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Henry David Thoreau argued that citizens should not “resign [their conscience]” to legislation. “I think that we should be men first, and subjects afterward,” he wrote. “It is not desirable to cultivate a respect for the law, so much as for the right. The only obligation which I have … is to do at any time what I think right.”
On getting down to business with a charlatan.
The Electoral College affirmed Donald Trump as the 45th President of the United States on Dec. 19, 2016. Critics of the president argued that his election would empower anti-Semitism and, unfortunately, those predictions may be correct. The Southern Poverty Law Center studied 867 hate incidents that occurred in the 10 days following Election Day and classified 100 of those as anti-Semitic. Many incidents took place on college campuses. In New York, swastikas were drawn on several suite doors in a residence hall at the New School. A swastika was also drawn in a residence hall at the State University of New York at Geneseo. Anti-Semitic graffiti, including the words “Heil Trump” appeared at a bus stop at the University of California at San Diego. Jewish faculty members have also been targeted. At Oberlin College, a professor found a note outside his home that said “Gas Jews Die” and a professor at Harvard Law School received a postcard that said, “We’re gonna drain the swamp at Harvard Law” and closed with a Nazi-era phrase, “Juden Raus,” meaning “Jews out.”
Underneath the sweat of the Malapa excavation team and Dartmouth students laid the fossilized bones of our ancestors. Kneeling with my peers, sweeping away layer after layer, we explored the earth for clues into our past. Paleoanthropologist Lee Berger paced back and forth, looming over us as we excavated the site that he and his son Matthew had found eight years before.
While it is difficult to gauge accurately the size of inauguration crowds — the National Park Service has not conducted a formal head count of crowds gathered at the National Mall since 1995 — the aerial photos published by National Public Radio show a startling difference between the turnout for former President Barack Obama’s 2009 inauguration and President Donald Trump’s inauguration last Friday. For a man who prides himself on drawing large crowds, this comparison probably did not sit well with Trump. In fact, the NPS was ordered by the White House to stop tweeting on Friday after sharing the photos comparing the crowd at Obama’s 2009 inauguration with the obviously smaller one at Trump’s.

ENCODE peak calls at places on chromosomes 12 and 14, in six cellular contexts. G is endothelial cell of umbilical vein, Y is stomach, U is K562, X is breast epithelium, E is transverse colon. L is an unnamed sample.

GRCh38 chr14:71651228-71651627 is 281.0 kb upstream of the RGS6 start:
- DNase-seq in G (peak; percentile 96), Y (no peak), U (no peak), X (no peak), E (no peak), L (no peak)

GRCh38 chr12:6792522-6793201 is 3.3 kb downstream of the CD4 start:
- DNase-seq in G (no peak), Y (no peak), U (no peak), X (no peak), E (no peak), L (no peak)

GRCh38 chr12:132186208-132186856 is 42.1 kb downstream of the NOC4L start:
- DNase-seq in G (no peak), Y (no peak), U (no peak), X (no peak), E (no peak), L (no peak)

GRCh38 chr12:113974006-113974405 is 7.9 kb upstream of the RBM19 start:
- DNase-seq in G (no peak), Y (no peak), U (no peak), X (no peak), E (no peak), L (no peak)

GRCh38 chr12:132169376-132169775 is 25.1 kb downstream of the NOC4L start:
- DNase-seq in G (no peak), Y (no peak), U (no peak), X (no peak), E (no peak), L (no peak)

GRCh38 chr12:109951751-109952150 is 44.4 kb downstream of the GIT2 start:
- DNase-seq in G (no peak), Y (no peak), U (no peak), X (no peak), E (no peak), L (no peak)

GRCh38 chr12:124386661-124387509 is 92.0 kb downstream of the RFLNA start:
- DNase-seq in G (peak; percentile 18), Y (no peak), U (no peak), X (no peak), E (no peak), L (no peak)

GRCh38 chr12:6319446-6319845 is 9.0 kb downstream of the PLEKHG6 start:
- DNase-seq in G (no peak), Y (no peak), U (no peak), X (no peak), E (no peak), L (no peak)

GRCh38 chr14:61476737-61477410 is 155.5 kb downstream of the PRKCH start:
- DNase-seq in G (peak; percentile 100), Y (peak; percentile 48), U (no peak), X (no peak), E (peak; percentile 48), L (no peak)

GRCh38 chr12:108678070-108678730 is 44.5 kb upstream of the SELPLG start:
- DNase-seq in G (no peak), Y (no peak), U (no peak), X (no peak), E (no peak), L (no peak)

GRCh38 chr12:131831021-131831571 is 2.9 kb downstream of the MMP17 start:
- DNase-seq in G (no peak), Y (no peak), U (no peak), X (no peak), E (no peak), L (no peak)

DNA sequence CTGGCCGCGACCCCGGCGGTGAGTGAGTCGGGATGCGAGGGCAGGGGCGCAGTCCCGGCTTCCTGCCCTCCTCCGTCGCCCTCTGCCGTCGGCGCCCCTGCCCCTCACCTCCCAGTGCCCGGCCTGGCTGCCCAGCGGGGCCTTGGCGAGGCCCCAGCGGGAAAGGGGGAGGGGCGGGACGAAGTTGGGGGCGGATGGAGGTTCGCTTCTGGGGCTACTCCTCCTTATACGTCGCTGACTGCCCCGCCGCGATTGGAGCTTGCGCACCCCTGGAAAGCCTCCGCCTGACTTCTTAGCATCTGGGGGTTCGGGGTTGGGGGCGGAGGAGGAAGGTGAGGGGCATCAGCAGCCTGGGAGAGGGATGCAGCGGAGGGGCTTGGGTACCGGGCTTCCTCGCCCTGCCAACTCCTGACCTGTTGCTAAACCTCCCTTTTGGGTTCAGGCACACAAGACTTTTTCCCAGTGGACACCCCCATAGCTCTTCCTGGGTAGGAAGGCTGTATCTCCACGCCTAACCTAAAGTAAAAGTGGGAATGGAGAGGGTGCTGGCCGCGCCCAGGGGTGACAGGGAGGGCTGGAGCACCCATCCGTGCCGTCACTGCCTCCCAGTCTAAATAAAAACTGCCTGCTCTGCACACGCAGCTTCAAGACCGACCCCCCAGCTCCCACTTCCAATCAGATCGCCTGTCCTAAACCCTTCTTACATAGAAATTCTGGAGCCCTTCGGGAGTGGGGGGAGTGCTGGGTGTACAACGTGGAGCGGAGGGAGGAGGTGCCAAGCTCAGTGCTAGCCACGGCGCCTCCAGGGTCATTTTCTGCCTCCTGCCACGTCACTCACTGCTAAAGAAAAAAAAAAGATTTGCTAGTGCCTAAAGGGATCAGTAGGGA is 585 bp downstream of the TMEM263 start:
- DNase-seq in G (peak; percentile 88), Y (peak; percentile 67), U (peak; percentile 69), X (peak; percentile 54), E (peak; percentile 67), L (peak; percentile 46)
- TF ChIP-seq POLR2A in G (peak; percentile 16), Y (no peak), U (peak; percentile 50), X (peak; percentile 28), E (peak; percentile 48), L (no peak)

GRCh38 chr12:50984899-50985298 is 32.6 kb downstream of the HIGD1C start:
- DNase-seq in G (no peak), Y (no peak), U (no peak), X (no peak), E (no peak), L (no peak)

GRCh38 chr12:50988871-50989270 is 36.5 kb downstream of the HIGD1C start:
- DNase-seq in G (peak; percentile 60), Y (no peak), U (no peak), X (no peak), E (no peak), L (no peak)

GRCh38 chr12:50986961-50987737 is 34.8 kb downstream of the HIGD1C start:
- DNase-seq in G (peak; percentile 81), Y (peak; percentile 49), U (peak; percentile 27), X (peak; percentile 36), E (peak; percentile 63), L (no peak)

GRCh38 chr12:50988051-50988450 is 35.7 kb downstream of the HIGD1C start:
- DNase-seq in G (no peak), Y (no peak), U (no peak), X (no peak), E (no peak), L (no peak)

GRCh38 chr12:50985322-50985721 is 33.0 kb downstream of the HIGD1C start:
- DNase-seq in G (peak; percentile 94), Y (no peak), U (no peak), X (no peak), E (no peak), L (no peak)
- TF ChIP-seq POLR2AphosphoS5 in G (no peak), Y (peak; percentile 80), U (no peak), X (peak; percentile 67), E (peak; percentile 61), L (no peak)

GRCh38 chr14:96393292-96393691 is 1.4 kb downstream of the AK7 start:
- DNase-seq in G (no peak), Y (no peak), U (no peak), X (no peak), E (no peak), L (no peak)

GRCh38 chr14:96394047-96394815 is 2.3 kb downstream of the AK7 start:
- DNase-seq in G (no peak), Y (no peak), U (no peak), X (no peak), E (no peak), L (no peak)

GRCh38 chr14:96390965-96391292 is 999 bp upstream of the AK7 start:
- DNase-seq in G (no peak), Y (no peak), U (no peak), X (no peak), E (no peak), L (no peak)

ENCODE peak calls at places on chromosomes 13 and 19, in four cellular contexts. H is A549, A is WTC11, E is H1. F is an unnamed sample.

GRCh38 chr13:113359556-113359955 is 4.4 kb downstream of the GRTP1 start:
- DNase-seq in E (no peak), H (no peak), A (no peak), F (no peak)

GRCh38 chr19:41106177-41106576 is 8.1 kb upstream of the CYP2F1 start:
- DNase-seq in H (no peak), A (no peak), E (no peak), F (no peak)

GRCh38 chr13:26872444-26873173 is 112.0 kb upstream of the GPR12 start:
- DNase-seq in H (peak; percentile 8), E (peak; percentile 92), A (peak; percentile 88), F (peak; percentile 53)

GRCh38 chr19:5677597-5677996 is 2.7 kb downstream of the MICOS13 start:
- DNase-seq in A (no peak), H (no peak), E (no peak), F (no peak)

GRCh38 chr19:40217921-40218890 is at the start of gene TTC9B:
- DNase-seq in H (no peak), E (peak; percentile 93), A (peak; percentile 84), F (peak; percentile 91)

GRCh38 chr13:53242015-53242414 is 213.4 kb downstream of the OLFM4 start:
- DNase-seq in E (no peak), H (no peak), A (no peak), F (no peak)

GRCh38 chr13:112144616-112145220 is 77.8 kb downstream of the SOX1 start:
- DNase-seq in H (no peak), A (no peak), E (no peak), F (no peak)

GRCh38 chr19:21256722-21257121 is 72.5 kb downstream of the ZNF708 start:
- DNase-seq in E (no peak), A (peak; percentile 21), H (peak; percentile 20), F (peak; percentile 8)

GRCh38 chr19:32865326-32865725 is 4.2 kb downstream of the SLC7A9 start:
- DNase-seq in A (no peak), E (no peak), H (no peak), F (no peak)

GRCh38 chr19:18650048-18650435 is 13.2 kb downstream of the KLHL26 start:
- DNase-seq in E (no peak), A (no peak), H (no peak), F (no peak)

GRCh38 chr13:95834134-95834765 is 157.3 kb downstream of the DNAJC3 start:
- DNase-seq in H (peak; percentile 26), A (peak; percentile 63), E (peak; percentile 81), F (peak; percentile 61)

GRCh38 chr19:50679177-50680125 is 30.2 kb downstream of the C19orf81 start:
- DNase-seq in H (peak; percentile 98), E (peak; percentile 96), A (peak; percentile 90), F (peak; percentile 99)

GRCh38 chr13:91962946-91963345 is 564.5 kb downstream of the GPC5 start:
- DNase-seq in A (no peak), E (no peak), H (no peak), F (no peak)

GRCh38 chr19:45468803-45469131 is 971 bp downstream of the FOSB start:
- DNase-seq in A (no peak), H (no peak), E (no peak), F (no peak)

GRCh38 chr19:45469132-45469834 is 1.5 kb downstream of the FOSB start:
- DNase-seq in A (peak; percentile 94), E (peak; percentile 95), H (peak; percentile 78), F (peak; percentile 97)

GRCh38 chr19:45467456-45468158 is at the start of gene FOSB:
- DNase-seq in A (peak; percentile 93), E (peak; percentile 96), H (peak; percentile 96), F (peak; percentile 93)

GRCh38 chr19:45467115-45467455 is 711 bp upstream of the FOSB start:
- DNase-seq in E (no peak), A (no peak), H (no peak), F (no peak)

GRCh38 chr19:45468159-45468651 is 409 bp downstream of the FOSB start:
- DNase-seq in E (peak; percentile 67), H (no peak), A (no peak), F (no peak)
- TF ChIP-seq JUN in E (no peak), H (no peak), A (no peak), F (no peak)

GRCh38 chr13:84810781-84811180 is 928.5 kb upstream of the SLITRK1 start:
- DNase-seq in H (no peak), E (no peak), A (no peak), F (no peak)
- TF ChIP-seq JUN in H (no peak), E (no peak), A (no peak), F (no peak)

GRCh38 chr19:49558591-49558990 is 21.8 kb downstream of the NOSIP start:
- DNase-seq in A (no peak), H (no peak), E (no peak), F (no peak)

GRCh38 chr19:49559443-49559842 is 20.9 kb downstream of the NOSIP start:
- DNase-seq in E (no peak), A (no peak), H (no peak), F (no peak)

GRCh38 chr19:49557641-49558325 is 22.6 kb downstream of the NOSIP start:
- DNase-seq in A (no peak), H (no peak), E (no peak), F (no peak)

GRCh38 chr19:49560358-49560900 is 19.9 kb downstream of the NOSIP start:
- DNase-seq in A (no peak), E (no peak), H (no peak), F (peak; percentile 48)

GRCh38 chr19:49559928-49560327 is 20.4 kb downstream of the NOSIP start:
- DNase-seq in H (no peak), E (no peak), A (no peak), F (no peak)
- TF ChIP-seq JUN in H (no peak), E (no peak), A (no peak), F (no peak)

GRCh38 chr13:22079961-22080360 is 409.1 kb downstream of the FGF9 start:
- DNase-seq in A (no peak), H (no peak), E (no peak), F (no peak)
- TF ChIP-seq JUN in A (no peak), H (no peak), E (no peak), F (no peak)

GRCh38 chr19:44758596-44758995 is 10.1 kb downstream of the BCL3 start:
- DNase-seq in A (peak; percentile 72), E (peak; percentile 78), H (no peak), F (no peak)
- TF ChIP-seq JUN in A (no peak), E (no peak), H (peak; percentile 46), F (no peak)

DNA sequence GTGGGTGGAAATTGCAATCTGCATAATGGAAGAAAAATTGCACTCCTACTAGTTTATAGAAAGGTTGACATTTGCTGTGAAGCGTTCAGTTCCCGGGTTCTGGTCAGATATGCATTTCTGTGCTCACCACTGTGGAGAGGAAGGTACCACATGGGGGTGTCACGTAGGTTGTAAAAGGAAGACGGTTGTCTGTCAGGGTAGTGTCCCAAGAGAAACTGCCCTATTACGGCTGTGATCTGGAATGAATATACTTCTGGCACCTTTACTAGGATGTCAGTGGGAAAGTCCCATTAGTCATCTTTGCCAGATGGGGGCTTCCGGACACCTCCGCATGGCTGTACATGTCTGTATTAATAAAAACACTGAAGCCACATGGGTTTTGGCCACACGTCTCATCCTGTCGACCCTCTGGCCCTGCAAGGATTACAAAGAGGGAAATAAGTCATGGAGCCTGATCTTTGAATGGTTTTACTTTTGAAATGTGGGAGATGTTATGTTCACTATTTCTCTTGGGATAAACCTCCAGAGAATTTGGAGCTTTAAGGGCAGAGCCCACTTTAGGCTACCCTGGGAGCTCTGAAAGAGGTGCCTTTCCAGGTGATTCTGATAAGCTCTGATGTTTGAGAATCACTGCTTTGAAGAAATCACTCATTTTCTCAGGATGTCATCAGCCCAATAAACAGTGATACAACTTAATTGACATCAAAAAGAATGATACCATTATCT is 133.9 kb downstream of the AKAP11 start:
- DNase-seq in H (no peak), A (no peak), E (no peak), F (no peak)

Any discussion of flag burning must start from one critical point: it is constitutionally protected as free speech per the Supreme Court’s decision in United States v Eichman. Last Friday, Timothy Messen ’18 gathered a group of people of different views together for a discussion on flag burning — and I walked away from the Green that day, more confident in human goodness and able to rethink the way we treat those with whom we disagree.
At Dartmouth, Greek letters float across Tuck Drive and through Baker lobby on t-shirts and sweatshirts. Our affiliation has practically become a suffix to our names. Most Wednesday evenings call for a flood of text messages across campus with the words, “Are you going to meetings?” We speak Greek, we engage in Greek politics and we breathe Greek each time we enter a fraternity basement and inhale the sickly-sweet aroma of stale beer and other fluids I’d like to forget. That most of us hardly notice the stench anymore is proof of the pervasiveness of Greek culture.
Activism isn’t activism unless it has the ability to bring about political or social change. Burning the American flag is, quite literally, too incendiary to accomplish that task. It won’t breed constructive, meaningful discourse. It won’t even make a nuanced statement about how a subset of the currently disenfranchised are feeling. And perhaps most critically of all, burning the flag gives President Donald Trump’s followers evidence to support their claims that those who oppose the new administration are anti-American.
Colorblindness: a cartoon.
There is a literary motif of a line of thrones filled with carvings of kings and queens: the first rulers with wise, kind faces in a line that descends into an ending of cruel and twisted effigies. Here lies a metaphor for the sweep of history, with societies first valuing noble, gracious sovereigns, then — through strife and corruption — selecting instead those of lower moral bearing.